| Detected by:        Maven Toolchains

 + Azul Zulu JDK 17.0.10+7-LTS
     | Location:           C:\Users\mrhaki\tools\apps\zulu17-jdk\current
     | Language Version:   17
     | Vendor:             Azul Zulu
     | Architecture:       amd64
     | Is JDK:             true
     | Detected by:        Current JVM

 + Azul Zulu JDK 21.0.2+13-LTS
     | Location:           C:\Users\mrhaki\tools\apps\zulu-jdk\current
     | Language Version:   21
     | Vendor:             Azul Zulu
     | Architecture:       amd64
     | Is JDK:             true
     | Detected by:        Maven Toolchains

BUILD SUCCESSFUL in 4s
1 actionable task: 1 executed

The command was run using Java 17 and we can see in the output that it is detected by Gradle as the current JVM. The Java installations for Java 11 and Java 21 are detected using Maven Toolchains.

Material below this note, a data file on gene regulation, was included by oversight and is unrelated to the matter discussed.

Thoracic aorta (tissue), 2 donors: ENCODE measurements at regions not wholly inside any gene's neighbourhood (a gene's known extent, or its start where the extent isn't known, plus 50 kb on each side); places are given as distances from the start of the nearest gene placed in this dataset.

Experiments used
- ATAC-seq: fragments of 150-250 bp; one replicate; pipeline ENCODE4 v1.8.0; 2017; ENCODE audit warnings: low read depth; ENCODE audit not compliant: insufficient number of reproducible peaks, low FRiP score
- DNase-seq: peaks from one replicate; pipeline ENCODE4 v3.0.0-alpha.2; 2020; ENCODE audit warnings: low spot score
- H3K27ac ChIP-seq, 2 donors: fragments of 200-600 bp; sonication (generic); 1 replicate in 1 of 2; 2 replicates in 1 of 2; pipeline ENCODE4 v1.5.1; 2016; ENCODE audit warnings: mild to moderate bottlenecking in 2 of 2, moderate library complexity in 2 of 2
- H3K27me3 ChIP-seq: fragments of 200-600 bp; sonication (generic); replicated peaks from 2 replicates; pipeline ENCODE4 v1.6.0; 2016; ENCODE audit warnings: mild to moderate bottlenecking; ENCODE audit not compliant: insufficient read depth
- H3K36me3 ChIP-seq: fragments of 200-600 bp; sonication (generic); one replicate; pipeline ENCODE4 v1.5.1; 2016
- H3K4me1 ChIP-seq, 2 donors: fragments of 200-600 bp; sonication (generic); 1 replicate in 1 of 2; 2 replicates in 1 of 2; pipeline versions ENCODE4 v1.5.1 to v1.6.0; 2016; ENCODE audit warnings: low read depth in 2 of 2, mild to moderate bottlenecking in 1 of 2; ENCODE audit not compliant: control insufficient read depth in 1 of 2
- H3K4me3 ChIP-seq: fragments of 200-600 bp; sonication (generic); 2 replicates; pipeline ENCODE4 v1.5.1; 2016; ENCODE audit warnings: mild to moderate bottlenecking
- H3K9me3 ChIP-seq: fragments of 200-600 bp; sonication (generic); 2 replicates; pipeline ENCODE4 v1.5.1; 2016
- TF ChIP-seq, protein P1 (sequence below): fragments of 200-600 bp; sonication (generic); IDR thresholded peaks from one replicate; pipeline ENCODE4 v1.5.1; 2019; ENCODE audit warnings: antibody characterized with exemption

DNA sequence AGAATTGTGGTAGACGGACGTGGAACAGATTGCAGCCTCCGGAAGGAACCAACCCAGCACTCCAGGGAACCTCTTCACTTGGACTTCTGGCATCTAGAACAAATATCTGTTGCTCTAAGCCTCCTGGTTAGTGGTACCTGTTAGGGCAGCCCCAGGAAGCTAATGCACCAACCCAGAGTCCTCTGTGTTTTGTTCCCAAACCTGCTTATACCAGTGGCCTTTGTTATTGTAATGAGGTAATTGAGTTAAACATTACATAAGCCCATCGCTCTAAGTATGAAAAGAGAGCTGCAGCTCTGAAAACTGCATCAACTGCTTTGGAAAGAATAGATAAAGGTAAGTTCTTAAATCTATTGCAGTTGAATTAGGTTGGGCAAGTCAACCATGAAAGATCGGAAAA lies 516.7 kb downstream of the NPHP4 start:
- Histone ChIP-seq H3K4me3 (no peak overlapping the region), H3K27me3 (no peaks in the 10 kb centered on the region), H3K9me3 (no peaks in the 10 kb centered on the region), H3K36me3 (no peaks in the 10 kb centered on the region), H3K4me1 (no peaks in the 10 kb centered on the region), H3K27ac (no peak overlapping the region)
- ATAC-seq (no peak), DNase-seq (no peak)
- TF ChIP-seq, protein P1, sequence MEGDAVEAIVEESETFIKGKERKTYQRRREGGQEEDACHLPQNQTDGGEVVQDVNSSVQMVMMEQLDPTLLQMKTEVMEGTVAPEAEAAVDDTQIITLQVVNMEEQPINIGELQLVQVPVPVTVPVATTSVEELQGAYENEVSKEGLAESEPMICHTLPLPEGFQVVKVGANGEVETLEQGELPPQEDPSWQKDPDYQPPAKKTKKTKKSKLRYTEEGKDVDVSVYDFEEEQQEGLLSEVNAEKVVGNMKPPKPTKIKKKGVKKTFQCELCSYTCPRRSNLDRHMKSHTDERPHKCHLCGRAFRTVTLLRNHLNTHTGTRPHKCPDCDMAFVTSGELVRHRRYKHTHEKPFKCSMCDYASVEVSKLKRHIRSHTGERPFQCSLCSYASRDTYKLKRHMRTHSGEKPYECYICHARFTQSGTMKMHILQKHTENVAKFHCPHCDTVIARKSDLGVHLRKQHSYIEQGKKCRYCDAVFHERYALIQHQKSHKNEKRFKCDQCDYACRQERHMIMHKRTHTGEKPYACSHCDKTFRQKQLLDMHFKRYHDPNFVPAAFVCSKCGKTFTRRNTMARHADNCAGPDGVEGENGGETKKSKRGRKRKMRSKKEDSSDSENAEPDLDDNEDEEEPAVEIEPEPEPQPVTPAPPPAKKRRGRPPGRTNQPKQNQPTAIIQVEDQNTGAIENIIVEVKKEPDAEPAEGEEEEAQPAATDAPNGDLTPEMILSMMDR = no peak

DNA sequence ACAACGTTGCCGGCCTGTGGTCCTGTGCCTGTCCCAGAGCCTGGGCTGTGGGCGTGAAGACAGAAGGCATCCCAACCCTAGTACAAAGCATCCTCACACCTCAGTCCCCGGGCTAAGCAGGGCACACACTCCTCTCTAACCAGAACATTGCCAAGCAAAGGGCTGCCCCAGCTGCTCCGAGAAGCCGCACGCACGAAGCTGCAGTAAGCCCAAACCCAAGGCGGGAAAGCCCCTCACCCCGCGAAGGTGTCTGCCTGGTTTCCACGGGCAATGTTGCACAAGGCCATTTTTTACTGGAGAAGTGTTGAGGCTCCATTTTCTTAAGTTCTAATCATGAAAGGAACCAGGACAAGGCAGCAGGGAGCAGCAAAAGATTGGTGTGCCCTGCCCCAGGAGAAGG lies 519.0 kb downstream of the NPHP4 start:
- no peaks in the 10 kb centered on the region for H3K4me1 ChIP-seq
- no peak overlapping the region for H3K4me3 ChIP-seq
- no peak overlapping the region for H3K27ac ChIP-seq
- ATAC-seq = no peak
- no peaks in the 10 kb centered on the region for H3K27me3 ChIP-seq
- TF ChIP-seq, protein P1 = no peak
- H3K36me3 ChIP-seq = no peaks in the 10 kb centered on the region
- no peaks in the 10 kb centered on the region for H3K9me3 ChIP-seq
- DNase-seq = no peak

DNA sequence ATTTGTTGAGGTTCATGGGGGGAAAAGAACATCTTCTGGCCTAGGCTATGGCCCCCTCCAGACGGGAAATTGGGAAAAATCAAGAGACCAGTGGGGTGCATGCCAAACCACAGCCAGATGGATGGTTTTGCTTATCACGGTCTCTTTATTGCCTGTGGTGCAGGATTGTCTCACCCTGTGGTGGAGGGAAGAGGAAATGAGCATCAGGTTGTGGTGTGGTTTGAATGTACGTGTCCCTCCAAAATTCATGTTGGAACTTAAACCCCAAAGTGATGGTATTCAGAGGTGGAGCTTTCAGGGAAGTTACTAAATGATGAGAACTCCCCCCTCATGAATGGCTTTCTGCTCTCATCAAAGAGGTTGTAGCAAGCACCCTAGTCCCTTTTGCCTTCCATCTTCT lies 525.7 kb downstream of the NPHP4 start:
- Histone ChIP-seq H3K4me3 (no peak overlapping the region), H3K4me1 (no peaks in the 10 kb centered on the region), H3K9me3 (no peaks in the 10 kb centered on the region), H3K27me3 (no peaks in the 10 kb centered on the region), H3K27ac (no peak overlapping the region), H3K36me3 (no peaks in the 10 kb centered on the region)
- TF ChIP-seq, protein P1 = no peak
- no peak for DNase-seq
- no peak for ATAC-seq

If the location of the Maven Toolchain specification file is not in the default location, we can use the Gradle project property org.gradle.java.installations.maven-toolchain-file to specify a custom location. We can use it from the command line using the -P option or we can add it to gradle.properties in the project root directory.

$ ./gradlew javaToolchains -Porg.gradle.java.installations.maven-toolchain-file=C:/Users/mrhaki/tools/maven/toolchains.xml

...

Written with Gradle 8.5.

January 13, 2024

IntelliJ HTTP Client: Allowing Insecure HTTPS Requests